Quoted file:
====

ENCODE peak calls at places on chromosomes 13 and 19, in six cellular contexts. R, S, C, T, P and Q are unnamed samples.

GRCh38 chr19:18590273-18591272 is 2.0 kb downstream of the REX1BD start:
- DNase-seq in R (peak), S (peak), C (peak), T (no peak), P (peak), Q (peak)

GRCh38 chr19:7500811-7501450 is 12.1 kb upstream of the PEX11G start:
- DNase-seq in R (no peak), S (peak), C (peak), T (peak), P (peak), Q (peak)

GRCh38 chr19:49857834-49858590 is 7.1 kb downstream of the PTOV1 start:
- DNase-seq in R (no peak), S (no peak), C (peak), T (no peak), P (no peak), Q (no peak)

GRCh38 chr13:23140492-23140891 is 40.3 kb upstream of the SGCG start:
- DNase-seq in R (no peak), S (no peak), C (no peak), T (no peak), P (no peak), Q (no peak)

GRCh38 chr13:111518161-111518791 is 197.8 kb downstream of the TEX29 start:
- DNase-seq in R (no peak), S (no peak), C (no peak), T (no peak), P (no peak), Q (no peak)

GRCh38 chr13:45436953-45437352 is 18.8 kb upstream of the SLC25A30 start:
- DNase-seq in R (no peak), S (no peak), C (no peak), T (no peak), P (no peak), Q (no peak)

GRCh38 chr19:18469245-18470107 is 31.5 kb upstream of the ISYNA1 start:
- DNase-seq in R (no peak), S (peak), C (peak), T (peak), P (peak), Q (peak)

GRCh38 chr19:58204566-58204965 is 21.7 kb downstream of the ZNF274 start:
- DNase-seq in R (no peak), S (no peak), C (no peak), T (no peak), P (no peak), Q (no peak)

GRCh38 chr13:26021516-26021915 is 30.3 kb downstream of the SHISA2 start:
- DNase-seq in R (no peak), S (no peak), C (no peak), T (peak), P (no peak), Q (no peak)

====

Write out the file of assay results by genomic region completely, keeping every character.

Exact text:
ENCODE peak calls at places on chromosomes 13 and 19, in six cellular contexts. R, S, C, T, P and Q are unnamed samples.

GRCh38 chr19:18590273-18591272 is 2.0 kb downstream of the REX1BD start:
- DNase-seq in R (peak), S (peak), C (peak), T (no peak), P (peak), Q (peak)

GRCh38 chr19:7500811-7501450 is 12.1 kb upstream of the PEX11G start:
- DNase-seq in R (no peak), S (peak), C (peak), T (peak), P (peak), Q (peak)

GRCh38 chr19:49857834-49858590 is 7.1 kb downstream of the PTOV1 start:
- DNase-seq in R (no peak), S (no peak), C (peak), T (no peak), P (no peak), Q (no peak)

GRCh38 chr13:23140492-23140891 is 40.3 kb upstream of the SGCG start:
- DNase-seq in R (no peak), S (no peak), C (no peak), T (no peak), P (no peak), Q (no peak)

GRCh38 chr13:111518161-111518791 is 197.8 kb downstream of the TEX29 start:
- DNase-seq in R (no peak), S (no peak), C (no peak), T (no peak), P (no peak), Q (no peak)

GRCh38 chr13:45436953-45437352 is 18.8 kb upstream of the SLC25A30 start:
- DNase-seq in R (no peak), S (no peak), C (no peak), T (no peak), P (no peak), Q (no peak)

GRCh38 chr19:18469245-18470107 is 31.5 kb upstream of the ISYNA1 start:
- DNase-seq in R (no peak), S (peak), C (peak), T (peak), P (peak), Q (peak)

GRCh38 chr19:58204566-58204965 is 21.7 kb downstream of the ZNF274 start:
- DNase-seq in R (no peak), S (no peak), C (no peak), T (no peak), P (no peak), Q (no peak)

GRCh38 chr13:26021516-26021915 is 30.3 kb downstream of the SHISA2 start:
- DNase-seq in R (no peak), S (no peak), C (no peak), T (peak), P (no peak), Q (no peak)